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I read with great interest the article by Bosch et al. (1) looking at enalapril and carvedilol for prevention of chemotherapy-induced left ventricular systolic dysfunction (LVSD).
Clinical endpoints of the study raise a few important questions.
1. Cardinale et al. (2) randomized patients with elevated troponin levels after high-dose chemotherapy into enalapril and placebo treatment groups and showed that enalapril prevented a >10% drop in LV ejection fraction (LVEF) when compared with placebo (0% vs. 43%; p < 0.001). The current study contradicts the Cardinale et al. (2) work because they did not find any interaction between the effects of enalapril/carvedilol on EF and troponin elevation (p = 0.59).
2. Compared with controls, patients in the intervention group had a lower incidence of the combined event of death, heart failure, and final LVEF <45% (6.7% vs. 24.4%; p = 0.02). Looking closely, sepsis was a major confounding factor in interpretation of these results because it was the major driver of mortality in the trial (5 in the control group vs. 2 in the intervention group) and a major contributor to reducing the LVEF (patients who survived a septic episode experienced a mean decrease in LVEF of 4.6 ± 9 points, compared with a decrease of 0.6 ± 6 points in patients without sepsis (p = 0.04). Additionally, enalapril and carvedilol did not show any statistically significant difference in reducing the incidence of heart failure or preventing the reduction in LVEF >10% (p = 0.22). This leaves us with 2 possibilities: either 1) enalapril/carvedilol was not effective in preventing LVSD in patients undergoing high-dose chemotherapy; or 2) enalapril/carvedilol might be effective in preventing heart failure in certain subgroups of patients (e.g., those with elevated troponin levels after chemotherapy). Larger randomized controlled trials are needed to answer these questions.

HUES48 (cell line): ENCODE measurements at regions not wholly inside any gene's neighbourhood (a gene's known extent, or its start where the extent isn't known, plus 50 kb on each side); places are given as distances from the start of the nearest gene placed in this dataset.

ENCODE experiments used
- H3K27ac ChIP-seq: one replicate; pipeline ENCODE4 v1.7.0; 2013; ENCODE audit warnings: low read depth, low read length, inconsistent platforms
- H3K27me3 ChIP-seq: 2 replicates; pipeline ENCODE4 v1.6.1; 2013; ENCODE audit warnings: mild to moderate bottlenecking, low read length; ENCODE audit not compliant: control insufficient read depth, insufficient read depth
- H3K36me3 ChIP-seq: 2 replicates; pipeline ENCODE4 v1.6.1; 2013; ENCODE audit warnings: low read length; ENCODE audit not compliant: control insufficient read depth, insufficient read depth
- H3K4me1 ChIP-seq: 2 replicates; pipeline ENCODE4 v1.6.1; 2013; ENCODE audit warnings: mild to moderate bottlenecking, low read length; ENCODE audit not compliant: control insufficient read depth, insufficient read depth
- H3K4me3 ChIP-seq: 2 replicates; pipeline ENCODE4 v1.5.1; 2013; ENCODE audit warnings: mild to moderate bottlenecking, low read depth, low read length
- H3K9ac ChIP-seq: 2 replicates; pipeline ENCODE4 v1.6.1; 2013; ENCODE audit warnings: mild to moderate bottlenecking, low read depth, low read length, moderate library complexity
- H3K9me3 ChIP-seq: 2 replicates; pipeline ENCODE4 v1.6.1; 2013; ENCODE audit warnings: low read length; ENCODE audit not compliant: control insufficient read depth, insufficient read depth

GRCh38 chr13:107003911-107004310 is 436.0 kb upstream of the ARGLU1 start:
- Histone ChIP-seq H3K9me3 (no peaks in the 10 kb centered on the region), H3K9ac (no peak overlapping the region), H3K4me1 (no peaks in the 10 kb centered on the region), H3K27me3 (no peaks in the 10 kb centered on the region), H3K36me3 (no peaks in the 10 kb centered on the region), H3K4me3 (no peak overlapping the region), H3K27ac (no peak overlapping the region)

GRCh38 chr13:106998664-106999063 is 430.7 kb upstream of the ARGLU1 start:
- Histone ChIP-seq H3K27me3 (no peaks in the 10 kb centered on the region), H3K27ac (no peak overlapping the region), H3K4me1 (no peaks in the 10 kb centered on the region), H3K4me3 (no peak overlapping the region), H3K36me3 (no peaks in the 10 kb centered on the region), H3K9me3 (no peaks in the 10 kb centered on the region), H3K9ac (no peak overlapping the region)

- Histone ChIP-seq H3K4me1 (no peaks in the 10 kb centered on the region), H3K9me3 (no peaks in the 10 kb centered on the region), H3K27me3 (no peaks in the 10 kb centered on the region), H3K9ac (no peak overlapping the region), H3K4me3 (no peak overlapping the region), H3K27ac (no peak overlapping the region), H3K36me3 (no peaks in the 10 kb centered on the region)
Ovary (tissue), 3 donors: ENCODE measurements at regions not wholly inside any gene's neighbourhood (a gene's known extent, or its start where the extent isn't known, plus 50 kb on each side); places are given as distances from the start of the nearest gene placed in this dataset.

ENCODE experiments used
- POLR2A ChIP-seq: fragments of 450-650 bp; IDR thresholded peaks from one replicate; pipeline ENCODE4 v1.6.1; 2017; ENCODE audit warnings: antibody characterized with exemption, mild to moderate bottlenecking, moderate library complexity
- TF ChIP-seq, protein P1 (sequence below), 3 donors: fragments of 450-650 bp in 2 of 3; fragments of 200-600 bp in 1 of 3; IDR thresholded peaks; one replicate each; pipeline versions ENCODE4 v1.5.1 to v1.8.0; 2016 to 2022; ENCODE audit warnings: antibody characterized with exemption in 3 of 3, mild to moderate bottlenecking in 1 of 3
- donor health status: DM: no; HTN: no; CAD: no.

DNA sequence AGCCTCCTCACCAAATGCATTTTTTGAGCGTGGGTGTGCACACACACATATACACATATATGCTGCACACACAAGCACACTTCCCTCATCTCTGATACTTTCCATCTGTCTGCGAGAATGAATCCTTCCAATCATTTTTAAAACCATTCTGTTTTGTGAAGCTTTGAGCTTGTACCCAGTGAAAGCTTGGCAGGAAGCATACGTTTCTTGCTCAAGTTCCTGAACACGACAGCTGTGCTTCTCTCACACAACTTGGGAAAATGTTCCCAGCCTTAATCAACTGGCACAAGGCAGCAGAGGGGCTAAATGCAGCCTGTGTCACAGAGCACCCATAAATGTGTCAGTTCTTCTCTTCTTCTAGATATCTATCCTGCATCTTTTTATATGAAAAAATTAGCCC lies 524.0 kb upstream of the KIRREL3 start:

- American College of Cardiology Foundation
- Bosch X.,
- Rovira M.,
- Sitges M.,
- et al.
- Cardinale D.,
- Colombo A.,
- Sandri M.T.,
- et al.